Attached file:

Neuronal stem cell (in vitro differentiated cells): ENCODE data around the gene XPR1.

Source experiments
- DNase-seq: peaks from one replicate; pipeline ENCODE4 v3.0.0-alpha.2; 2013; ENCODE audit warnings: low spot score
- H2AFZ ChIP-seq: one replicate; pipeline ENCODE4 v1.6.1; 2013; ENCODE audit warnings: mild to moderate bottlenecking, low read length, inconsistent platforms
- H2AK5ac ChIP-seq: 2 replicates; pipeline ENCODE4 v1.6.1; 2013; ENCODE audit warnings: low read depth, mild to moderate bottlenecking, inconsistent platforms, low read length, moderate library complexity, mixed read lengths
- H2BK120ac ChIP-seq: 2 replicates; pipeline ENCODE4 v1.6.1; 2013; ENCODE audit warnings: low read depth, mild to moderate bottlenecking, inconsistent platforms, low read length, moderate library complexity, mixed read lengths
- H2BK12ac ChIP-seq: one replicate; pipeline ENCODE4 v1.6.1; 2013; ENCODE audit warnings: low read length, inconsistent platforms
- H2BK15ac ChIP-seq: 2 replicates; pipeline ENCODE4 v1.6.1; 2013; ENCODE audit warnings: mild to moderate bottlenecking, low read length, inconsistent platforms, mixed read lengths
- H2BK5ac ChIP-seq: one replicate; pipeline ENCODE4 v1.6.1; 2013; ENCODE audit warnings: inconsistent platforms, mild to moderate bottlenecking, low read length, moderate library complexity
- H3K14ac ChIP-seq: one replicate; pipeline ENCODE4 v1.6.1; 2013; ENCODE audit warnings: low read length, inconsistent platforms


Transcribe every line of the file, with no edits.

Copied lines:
Neuronal stem cell (in vitro differentiated cells): ENCODE data around the gene XPR1.

Source experiments
- DNase-seq: peaks from one replicate; pipeline ENCODE4 v3.0.0-alpha.2; 2013; ENCODE audit warnings: low spot score
- H2AFZ ChIP-seq: one replicate; pipeline ENCODE4 v1.6.1; 2013; ENCODE audit warnings: mild to moderate bottlenecking, low read length, inconsistent platforms
- H2AK5ac ChIP-seq: 2 replicates; pipeline ENCODE4 v1.6.1; 2013; ENCODE audit warnings: low read depth, mild to moderate bottlenecking, inconsistent platforms, low read length, moderate library complexity, mixed read lengths
- H2BK120ac ChIP-seq: 2 replicates; pipeline ENCODE4 v1.6.1; 2013; ENCODE audit warnings: low read depth, mild to moderate bottlenecking, inconsistent platforms, low read length, moderate library complexity, mixed read lengths
- H2BK12ac ChIP-seq: one replicate; pipeline ENCODE4 v1.6.1; 2013; ENCODE audit warnings: low read length, inconsistent platforms
- H2BK15ac ChIP-seq: 2 replicates; pipeline ENCODE4 v1.6.1; 2013; ENCODE audit warnings: mild to moderate bottlenecking, low read length, inconsistent platforms, mixed read lengths
- H2BK5ac ChIP-seq: one replicate; pipeline ENCODE4 v1.6.1; 2013; ENCODE audit warnings: inconsistent platforms, mild to moderate bottlenecking, low read length, moderate library complexity
- H3K14ac ChIP-seq: one replicate; pipeline ENCODE4 v1.6.1; 2013; ENCODE audit warnings: low read length, inconsistent platforms